vals. Two of the connecting bolts, such as 5v, 5, pass through the base l and are provided with lock nuts and Washers whereby the supply wires-may be connected to the conductor strips, said bolts, therefore, constituting terminal connectors for the` respective strips. To facilitate the insertion of the bolts in the openings'in the bottom of the strips,the latter may be provided with lateral openings; such as 9,' at proper intervals. The 60 terminal contactbolts 5, 5 may be located at I any point in the base, but are preferably applied near one end thereof, the other bolts for .securing the conductor strips in place,
preferably, being passed through appropriate openings in the bottom of the Contact strips and either tapped into threaded openings in the base or secured by nuts let in to countersunk openings in the back of the base.
In either case, the bolts do not extend entirely through the base, so that the openings in the base which are not occupied by the screws may be plugged with suitable insulating ce, ment.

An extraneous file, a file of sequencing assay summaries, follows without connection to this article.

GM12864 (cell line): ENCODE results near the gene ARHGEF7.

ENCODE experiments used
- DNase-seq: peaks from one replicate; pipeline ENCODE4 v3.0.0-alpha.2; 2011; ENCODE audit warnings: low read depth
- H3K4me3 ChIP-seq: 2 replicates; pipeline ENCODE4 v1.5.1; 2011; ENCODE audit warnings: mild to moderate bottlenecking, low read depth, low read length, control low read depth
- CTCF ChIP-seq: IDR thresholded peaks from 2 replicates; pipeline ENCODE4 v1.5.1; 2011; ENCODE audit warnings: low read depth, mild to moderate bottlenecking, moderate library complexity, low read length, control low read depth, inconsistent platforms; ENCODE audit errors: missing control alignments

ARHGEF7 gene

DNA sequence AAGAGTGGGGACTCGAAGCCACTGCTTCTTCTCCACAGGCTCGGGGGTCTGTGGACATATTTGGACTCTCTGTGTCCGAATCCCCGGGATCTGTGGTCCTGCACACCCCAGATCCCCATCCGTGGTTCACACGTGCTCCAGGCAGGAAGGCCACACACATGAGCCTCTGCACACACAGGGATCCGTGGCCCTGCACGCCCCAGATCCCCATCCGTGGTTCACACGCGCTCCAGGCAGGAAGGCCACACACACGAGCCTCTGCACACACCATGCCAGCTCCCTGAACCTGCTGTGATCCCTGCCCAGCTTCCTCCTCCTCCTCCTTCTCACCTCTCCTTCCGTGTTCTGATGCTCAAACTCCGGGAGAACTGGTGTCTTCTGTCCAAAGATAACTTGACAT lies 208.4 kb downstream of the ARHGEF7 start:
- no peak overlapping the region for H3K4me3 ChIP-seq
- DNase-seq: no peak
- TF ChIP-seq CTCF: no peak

is preferably made of a flexible insulating material, such, for example, as sheet bakelite, which is molded or otherwise formed to sim# ulate molding, which may correspond with the regular molding trim employed in the .so room or apartment, in which the outlet is y to be applied. Preferably, the cover extends top andV under the bottom of the base and may be secured to the top of the base by screws 7 land locked in engagement 85 with `the bottom of the base by means of an upwardly extending tongue 6 engaging al groove in the lower rear'marginal edge of the base. The front of the cover is provided with two series of parallel alignment with the contact strips 4 and 4, the slots in eachpseries being'separated'by narrow bridge pieces of ,uncut material,4 which preserve the necessary strength in the cover to prevent the same buckling, but which alsoadmit of the insertion of the legs or tines of a contact plug inl straddling relation with respect to the bridge pieces, `that is 'to' say, with one tine or leg of the plug entering the end of one slot 8 and the other leg entering l Associated with the bases 'a cover 6, which 75 slots Sand 8 in 90 conducting wires `pass.